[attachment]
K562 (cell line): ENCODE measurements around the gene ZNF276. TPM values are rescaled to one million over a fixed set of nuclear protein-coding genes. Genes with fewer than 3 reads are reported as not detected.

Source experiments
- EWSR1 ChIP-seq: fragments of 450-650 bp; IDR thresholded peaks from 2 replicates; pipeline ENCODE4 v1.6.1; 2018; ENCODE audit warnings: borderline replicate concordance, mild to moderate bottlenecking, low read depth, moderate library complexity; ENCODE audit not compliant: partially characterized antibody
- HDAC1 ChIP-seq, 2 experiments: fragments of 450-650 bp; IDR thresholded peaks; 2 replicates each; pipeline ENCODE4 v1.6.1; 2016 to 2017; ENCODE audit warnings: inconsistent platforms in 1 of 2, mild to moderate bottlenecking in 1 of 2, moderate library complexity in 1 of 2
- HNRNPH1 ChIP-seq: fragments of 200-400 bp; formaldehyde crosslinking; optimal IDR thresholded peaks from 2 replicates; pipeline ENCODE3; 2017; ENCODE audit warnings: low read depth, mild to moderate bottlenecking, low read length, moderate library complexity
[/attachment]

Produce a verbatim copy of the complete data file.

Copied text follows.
K562 (cell line): ENCODE measurements around the gene ZNF276. TPM values are rescaled to one million over a fixed set of nuclear protein-coding genes. Genes with fewer than 3 reads are reported as not detected.

Source experiments
- EWSR1 ChIP-seq: fragments of 450-650 bp; IDR thresholded peaks from 2 replicates; pipeline ENCODE4 v1.6.1; 2018; ENCODE audit warnings: borderline replicate concordance, mild to moderate bottlenecking, low read depth, moderate library complexity; ENCODE audit not compliant: partially characterized antibody
- HDAC1 ChIP-seq, 2 experiments: fragments of 450-650 bp; IDR thresholded peaks; 2 replicates each; pipeline ENCODE4 v1.6.1; 2016 to 2017; ENCODE audit warnings: inconsistent platforms in 1 of 2, mild to moderate bottlenecking in 1 of 2, moderate library complexity in 1 of 2
- HNRNPH1 ChIP-seq: fragments of 200-400 bp; formaldehyde crosslinking; optimal IDR thresholded peaks from 2 replicates; pipeline ENCODE3; 2017; ENCODE audit warnings: low read depth, mild to moderate bottlenecking, low read length, moderate library complexity